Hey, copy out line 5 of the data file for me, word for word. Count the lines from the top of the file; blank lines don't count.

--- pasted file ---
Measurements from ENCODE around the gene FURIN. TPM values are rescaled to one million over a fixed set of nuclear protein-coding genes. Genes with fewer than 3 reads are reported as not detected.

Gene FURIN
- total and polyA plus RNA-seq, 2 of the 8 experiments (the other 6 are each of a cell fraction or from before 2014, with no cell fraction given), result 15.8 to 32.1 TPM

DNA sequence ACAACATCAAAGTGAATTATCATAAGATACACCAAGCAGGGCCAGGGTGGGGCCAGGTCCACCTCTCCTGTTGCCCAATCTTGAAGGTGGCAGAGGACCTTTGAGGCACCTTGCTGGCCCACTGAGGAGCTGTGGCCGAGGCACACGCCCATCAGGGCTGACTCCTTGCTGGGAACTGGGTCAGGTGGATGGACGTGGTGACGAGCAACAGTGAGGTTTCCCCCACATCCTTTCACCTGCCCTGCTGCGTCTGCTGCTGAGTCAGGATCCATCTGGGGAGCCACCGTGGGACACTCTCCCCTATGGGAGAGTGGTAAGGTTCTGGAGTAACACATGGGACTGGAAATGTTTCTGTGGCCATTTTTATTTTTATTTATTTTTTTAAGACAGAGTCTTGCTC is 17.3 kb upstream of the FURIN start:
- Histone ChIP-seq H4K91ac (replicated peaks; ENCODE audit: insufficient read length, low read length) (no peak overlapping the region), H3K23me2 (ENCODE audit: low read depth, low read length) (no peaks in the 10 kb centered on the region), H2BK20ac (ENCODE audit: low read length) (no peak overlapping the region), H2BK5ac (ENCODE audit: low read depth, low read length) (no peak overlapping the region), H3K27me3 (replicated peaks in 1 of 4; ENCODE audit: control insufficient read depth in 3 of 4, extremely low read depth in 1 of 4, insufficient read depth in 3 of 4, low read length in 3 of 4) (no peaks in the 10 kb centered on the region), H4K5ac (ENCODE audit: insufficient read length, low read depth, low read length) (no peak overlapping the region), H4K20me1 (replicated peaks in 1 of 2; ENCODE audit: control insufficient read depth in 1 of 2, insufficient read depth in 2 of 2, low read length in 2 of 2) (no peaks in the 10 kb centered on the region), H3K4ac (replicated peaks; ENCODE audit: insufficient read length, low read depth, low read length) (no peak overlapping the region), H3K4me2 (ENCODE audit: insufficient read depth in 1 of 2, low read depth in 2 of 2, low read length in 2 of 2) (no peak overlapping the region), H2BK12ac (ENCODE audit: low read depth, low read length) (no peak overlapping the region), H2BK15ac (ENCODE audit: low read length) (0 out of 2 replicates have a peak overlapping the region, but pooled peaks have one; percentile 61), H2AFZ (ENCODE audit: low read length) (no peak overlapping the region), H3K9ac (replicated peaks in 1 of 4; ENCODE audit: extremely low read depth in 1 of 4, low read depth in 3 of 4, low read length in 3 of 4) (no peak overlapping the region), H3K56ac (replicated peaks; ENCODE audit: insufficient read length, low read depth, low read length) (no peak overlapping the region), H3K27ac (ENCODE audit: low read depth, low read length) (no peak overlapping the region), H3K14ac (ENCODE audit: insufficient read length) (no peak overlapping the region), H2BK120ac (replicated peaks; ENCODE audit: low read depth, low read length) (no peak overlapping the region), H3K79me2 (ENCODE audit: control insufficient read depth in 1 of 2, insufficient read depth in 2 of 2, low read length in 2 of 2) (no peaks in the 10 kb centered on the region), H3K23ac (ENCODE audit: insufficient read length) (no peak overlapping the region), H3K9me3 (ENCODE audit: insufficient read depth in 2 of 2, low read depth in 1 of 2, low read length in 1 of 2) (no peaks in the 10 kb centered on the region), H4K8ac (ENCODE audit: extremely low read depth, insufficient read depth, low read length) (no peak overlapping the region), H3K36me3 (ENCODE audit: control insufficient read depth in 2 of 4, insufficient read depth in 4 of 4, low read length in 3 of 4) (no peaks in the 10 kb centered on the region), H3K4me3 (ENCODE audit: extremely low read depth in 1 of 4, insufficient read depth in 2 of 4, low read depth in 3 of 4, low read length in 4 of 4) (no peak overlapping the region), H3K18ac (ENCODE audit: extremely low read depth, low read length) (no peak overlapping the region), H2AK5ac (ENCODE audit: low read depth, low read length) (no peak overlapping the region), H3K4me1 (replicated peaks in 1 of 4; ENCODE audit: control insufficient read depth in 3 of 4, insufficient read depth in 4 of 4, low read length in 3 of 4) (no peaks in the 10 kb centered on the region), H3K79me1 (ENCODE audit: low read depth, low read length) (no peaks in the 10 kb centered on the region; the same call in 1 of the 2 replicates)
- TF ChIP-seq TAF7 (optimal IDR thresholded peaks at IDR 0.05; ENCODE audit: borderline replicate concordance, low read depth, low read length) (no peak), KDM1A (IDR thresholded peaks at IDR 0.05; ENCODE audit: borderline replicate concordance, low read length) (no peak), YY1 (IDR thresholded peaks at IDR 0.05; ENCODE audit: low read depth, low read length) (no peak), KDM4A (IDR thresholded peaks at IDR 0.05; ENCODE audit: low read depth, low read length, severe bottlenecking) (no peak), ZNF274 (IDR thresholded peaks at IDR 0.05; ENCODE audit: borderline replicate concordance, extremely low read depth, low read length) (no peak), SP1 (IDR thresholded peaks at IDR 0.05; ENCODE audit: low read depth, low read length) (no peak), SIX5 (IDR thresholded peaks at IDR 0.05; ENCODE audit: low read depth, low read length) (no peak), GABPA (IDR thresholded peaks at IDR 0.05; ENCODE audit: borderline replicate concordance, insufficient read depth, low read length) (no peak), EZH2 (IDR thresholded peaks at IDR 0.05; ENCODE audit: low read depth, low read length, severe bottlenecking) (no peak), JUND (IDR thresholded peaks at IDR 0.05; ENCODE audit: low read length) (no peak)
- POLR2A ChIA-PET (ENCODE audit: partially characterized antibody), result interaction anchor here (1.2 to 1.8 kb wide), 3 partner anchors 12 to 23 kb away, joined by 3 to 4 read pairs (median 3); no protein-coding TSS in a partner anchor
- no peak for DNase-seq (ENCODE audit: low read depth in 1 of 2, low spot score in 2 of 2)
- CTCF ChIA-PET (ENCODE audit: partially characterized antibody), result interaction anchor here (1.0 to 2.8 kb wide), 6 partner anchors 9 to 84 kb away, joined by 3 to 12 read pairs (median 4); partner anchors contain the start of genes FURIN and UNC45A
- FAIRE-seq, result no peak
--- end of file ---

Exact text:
- Histone ChIP-seq H4K91ac (replicated peaks; ENCODE audit: insufficient read length, low read length) (no peak overlapping the region), H3K23me2 (ENCODE audit: low read depth, low read length) (no peaks in the 10 kb centered on the region), H2BK20ac (ENCODE audit: low read length) (no peak overlapping the region), H2BK5ac (ENCODE audit: low read depth, low read length) (no peak overlapping the region), H3K27me3 (replicated peaks in 1 of 4; ENCODE audit: control insufficient read depth in 3 of 4, extremely low read depth in 1 of 4, insufficient read depth in 3 of 4, low read length in 3 of 4) (no peaks in the 10 kb centered on the region), H4K5ac (ENCODE audit: insufficient read length, low read depth, low read length) (no peak overlapping the region), H4K20me1 (replicated peaks in 1 of 2; ENCODE audit: control insufficient read depth in 1 of 2, insufficient read depth in 2 of 2, low read length in 2 of 2) (no peaks in the 10 kb centered on the region), H3K4ac (replicated peaks; ENCODE audit: insufficient read length, low read depth, low read length) (no peak overlapping the region), H3K4me2 (ENCODE audit: insufficient read depth in 1 of 2, low read depth in 2 of 2, low read length in 2 of 2) (no peak overlapping the region), H2BK12ac (ENCODE audit: low read depth, low read length) (no peak overlapping the region), H2BK15ac (ENCODE audit: low read length) (0 out of 2 replicates have a peak overlapping the region, but pooled peaks have one; percentile 61), H2AFZ (ENCODE audit: low read length) (no peak overlapping the region), H3K9ac (replicated peaks in 1 of 4; ENCODE audit: extremely low read depth in 1 of 4, low read depth in 3 of 4, low read length in 3 of 4) (no peak overlapping the region), H3K56ac (replicated peaks; ENCODE audit: insufficient read length, low read depth, low read length) (no peak overlapping the region), H3K27ac (ENCODE audit: low read depth, low read length) (no peak overlapping the region), H3K14ac (ENCODE audit: insufficient read length) (no peak overlapping the region), H2BK120ac (replicated peaks; ENCODE audit: low read depth, low read length) (no peak overlapping the region), H3K79me2 (ENCODE audit: control insufficient read depth in 1 of 2, insufficient read depth in 2 of 2, low read length in 2 of 2) (no peaks in the 10 kb centered on the region), H3K23ac (ENCODE audit: insufficient read length) (no peak overlapping the region), H3K9me3 (ENCODE audit: insufficient read depth in 2 of 2, low read depth in 1 of 2, low read length in 1 of 2) (no peaks in the 10 kb centered on the region), H4K8ac (ENCODE audit: extremely low read depth, insufficient read depth, low read length) (no peak overlapping the region), H3K36me3 (ENCODE audit: control insufficient read depth in 2 of 4, insufficient read depth in 4 of 4, low read length in 3 of 4) (no peaks in the 10 kb centered on the region), H3K4me3 (ENCODE audit: extremely low read depth in 1 of 4, insufficient read depth in 2 of 4, low read depth in 3 of 4, low read length in 4 of 4) (no peak overlapping the region), H3K18ac (ENCODE audit: extremely low read depth, low read length) (no peak overlapping the region), H2AK5ac (ENCODE audit: low read depth, low read length) (no peak overlapping the region), H3K4me1 (replicated peaks in 1 of 4; ENCODE audit: control insufficient read depth in 3 of 4, insufficient read depth in 4 of 4, low read length in 3 of 4) (no peaks in the 10 kb centered on the region), H3K79me1 (ENCODE audit: low read depth, low read length) (no peaks in the 10 kb centered on the region; the same call in 1 of the 2 replicates)